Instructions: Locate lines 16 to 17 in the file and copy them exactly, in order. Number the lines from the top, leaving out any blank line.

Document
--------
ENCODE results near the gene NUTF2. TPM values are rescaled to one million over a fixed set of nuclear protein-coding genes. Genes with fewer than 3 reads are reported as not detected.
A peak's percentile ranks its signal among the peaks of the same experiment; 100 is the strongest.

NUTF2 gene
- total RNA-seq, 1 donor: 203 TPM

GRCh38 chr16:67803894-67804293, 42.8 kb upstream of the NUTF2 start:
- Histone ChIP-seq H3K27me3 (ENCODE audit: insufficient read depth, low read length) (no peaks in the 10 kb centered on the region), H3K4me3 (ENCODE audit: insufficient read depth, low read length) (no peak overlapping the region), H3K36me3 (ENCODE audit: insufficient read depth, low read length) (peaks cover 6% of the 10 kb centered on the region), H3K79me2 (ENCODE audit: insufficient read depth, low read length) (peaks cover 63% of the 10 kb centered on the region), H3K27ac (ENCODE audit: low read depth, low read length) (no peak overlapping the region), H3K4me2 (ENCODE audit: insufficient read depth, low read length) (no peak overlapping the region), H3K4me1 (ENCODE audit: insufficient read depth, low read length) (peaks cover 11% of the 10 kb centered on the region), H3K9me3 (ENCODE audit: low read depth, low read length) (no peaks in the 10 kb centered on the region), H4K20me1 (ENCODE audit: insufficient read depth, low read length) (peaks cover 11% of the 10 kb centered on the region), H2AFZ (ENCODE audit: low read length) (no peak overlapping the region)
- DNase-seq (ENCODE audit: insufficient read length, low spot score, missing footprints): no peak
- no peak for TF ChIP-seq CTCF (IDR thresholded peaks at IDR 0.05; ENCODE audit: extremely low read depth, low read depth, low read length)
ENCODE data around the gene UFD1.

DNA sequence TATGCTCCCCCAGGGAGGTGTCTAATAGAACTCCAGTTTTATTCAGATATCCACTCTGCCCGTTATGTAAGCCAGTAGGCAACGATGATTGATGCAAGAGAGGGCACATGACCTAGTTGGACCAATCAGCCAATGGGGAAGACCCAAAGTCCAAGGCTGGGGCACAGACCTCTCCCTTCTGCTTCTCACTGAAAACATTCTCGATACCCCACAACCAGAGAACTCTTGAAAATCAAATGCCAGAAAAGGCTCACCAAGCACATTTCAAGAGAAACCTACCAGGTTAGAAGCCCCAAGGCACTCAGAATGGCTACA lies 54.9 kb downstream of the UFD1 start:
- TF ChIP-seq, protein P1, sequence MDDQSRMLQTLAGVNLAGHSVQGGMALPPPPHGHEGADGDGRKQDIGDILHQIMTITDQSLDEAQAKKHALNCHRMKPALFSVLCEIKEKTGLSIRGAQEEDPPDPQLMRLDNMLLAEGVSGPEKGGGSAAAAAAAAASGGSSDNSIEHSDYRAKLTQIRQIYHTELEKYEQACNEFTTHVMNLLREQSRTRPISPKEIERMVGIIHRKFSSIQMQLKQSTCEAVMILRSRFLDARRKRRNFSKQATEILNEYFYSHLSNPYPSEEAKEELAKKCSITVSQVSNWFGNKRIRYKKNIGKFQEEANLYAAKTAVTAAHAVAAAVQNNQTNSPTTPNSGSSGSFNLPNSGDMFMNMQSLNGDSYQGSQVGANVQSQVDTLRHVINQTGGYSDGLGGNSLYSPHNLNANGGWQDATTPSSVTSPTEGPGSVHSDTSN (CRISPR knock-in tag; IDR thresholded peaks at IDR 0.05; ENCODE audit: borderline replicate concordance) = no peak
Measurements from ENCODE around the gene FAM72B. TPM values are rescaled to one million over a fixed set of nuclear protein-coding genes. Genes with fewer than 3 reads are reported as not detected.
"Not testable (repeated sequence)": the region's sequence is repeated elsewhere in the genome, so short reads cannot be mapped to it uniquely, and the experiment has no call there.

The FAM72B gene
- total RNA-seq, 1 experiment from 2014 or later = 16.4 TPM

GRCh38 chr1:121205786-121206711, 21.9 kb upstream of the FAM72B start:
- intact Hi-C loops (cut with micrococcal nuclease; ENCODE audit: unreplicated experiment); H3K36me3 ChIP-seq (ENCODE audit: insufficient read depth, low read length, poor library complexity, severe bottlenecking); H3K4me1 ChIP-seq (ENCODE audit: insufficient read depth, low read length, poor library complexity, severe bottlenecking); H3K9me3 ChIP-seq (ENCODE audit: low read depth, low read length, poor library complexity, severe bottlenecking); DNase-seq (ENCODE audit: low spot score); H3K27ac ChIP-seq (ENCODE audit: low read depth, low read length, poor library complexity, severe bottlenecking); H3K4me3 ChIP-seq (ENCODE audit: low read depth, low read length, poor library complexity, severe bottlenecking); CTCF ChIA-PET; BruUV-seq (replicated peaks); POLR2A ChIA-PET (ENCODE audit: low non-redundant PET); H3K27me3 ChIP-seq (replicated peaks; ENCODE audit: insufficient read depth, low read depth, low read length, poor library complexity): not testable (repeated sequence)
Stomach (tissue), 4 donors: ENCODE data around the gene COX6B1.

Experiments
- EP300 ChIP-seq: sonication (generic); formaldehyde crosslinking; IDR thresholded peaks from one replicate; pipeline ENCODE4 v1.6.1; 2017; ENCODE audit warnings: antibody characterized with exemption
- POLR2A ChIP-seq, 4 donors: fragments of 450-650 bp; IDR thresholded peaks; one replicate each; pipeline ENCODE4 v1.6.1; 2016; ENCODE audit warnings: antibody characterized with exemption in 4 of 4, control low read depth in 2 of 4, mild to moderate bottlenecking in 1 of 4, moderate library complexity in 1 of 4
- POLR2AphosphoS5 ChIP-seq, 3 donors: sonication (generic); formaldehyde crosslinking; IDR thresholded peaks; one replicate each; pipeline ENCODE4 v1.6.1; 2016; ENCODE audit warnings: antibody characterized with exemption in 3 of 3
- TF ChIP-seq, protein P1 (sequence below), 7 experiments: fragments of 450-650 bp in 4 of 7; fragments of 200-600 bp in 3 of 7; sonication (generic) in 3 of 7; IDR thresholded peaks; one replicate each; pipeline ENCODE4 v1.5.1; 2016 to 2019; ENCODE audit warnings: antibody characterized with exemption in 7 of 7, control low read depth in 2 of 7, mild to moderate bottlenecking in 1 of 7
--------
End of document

GRCh38 chr1:121205786-121206711, 21.9 kb upstream of the FAM72B start:
- intact Hi-C loops (cut with micrococcal nuclease; ENCODE audit: unreplicated experiment); H3K36me3 ChIP-seq (ENCODE audit: insufficient read depth, low read length, poor library complexity, severe bottlenecking); H3K4me1 ChIP-seq (ENCODE audit: insufficient read depth, low read length, poor library complexity, severe bottlenecking); H3K9me3 ChIP-seq (ENCODE audit: low read depth, low read length, poor library complexity, severe bottlenecking); DNase-seq (ENCODE audit: low spot score); H3K27ac ChIP-seq (ENCODE audit: low read depth, low read length, poor library complexity, severe bottlenecking); H3K4me3 ChIP-seq (ENCODE audit: low read depth, low read length, poor library complexity, severe bottlenecking); CTCF ChIA-PET; BruUV-seq (replicated peaks); POLR2A ChIA-PET (ENCODE audit: low non-redundant PET); H3K27me3 ChIP-seq (replicated peaks; ENCODE audit: insufficient read depth, low read depth, low read length, poor library complexity): not testable (repeated sequence)